Is 11/11/11 a Good Day for Making Money?

Credit: mokra |
(Image credit: mokra |

Every few months, a chain email pings from inbox to inbox falsely claiming that the current month is the first in 823 years to contain five Mondays, Saturdays and Sundays — and that, in Chinese numerology, that makes it conducive to getting rich. This November, the latest version of the email adds that the upcoming date 11/11/11 is a particularly powerful moneymaker. It says dates with repeating 1s are called "moneybags" in Chinese feng shui.

The "five days" claim was already proven bogus back in July, but what about the 11/11/11 assertion? Is there any reason to believe Nov. 11 is a good date to try your luck, perhaps by playing the lottery or the stock market?

One way of investigating the moneymaking power of 11s is to check past stock market trends, and determine whether the month of November, and the 11th day of that month specifically, tend to offer bigger stock market returns than other months or days.

According to Mark Haug, a financial analyst at the University of Kansas, there are such things as "calendar anomalies" — dates that regularly offer better-than-average stock market returns. For example, Haug has studied the "January effect," a phenomenon that has been observed since the 1940s in which stock prices tend to rise more in January than in other months, presenting an opportunity for investors to buy stocks at lower prices before January, and sell high after. [Does the Stock Market See More Ups or Downs?]

In recent years, however, another effect has come to the attention of stock market analysts: the November effect. Stock prices tend to rise — and thus, investors make money — more than average during November, and especially stocks with high mutual fund ownership (whereas the January effect pertains to stocks held by individual investors).

Surprisingly, then, there does seem to be some truth to the claim that months (though not days) with 1s as their corresponding digits — January and November — are slightly more conducive to making money, just as Chinese numerology supposedly suggests. But is this a sign of some greater force at work, or a mere coincidence?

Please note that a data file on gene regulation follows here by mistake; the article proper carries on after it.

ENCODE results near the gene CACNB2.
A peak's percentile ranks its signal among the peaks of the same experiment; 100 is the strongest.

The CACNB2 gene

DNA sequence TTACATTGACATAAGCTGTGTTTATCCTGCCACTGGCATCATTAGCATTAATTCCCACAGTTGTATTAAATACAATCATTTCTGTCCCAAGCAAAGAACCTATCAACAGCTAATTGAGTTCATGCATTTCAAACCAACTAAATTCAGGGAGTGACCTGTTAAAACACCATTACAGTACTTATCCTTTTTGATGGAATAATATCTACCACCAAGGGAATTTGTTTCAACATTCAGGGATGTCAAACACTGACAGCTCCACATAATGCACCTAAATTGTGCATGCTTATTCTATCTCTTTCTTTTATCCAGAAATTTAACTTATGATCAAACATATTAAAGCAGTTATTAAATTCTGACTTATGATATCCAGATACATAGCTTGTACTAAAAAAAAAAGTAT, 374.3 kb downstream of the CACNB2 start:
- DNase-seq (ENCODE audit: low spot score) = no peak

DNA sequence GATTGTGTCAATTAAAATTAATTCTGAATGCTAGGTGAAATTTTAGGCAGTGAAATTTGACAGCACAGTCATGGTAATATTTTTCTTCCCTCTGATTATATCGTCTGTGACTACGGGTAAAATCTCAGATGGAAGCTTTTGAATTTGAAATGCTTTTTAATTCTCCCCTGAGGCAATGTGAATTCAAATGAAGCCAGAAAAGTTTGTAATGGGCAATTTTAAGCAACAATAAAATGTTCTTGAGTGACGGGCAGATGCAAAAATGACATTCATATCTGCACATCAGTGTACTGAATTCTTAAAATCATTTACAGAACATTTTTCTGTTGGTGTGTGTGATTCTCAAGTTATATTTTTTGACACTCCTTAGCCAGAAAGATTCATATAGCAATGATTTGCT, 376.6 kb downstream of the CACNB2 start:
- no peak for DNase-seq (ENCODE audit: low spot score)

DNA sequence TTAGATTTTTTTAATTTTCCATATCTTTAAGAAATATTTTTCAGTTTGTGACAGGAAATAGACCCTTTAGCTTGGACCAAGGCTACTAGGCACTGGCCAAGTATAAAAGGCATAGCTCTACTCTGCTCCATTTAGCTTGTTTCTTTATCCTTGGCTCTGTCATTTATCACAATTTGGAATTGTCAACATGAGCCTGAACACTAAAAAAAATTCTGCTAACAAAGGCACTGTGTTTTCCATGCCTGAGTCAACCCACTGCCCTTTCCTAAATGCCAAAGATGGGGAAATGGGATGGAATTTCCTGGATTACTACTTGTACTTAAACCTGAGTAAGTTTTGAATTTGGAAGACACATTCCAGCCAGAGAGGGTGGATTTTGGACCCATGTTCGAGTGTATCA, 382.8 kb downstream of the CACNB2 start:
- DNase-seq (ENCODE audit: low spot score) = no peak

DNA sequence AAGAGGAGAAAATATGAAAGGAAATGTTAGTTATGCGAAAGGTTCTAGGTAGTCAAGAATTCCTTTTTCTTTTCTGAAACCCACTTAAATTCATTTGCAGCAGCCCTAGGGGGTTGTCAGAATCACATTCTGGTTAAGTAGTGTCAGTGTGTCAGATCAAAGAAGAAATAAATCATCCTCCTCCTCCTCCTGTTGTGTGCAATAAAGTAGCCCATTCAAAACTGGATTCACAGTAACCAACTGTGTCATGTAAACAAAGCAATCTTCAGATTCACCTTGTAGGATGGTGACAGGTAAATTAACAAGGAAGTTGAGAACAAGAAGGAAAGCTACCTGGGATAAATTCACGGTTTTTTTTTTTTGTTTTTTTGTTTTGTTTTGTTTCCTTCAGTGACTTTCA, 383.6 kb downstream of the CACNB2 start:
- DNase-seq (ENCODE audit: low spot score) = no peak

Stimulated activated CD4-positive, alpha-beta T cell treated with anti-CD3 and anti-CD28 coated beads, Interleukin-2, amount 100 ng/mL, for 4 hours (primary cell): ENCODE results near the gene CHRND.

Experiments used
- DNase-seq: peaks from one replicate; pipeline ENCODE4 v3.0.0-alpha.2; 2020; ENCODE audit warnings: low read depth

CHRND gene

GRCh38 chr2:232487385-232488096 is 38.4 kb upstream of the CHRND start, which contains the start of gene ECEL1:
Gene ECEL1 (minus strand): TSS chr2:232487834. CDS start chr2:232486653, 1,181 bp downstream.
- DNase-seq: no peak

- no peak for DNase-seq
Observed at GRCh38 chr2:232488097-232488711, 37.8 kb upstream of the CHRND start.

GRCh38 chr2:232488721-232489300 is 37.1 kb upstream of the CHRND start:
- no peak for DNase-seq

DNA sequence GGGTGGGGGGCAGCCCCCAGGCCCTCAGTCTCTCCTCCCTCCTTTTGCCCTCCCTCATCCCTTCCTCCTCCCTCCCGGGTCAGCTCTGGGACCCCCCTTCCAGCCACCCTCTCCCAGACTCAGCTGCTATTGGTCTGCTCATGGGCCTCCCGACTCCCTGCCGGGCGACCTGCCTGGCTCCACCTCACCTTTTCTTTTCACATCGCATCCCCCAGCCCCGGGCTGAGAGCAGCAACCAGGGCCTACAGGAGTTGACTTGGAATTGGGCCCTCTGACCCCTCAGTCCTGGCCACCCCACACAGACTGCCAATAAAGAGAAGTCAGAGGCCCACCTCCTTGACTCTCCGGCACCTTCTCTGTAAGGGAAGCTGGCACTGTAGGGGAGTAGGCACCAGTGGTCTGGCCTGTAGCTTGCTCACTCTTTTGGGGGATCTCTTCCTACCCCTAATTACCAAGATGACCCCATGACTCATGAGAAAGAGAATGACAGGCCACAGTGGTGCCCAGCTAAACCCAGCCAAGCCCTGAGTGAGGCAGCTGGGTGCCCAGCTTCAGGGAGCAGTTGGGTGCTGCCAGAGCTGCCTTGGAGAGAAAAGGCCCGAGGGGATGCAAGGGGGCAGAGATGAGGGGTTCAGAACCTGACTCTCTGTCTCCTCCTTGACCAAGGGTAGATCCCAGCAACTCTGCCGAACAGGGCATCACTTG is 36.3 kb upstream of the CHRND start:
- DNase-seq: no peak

Research shows that both the January and November calendar anomalies result from the United States tax timeline. Individual investors tend to sell stocks in late December in order to claim capital losses in their next tax return, which drives down the price of stocks before Jan. 1. As these investors start buying again after New Year's Day, stock prices rebound. Similarly, the November effect has resulted from the 1986 Tax Reform Act, which moved the end of the tax period for mutual funds from Dec. 31 to Oct. 31, thus causing mutual fund managers to sell off stocks during October (which they then re-purchase in November, driving stock prices back up).

It is thus a matter of pure coincidence that the chain email about Chinese feng shui has a grain of truth to it. So should you buy stocks in anticipation of 11/11/11?

No. First off, it's too late to take advantage of the November effect, which tends to occur mostly in the first week of the month: You would have had to buy stocks at low prices in October.

Secondly, Haug notes that most anticipated stock market bubbles tend not to come about, because too many people buy stocks ahead of time, driving prices up early. "If there's already a buzz around 11/11/11, then my guess is nothing big will happen, because if there's a buzz then the market will follow it and there will be little left to take advantage of," he said.

This article was provided by Life's Little Mysteries, a sister site to LiveScience. Follow us on Twitter @llmysteries, then join us on Facebook. Follow Natalie Wolchover on Twitter @nattyover.

Natalie Wolchover

Natalie Wolchover was a staff writer for Live Science from 2010 to 2012 and is currently a senior physics writer and editor for Quanta Magazine. She holds a bachelor's degree in physics from Tufts University and has studied physics at the University of California, Berkeley. Along with the staff of Quanta, Wolchover won the 2022 Pulitzer Prize for explanatory writing for her work on the building of the James Webb Space Telescope. Her work has also appeared in the The Best American Science and Nature Writing and The Best Writing on Mathematics, Nature, The New Yorker and Popular Science. She was the 2016 winner of the  Evert Clark/Seth Payne Award, an annual prize for young science journalists, as well as the winner of the 2017 Science Communication Award for the American Institute of Physics.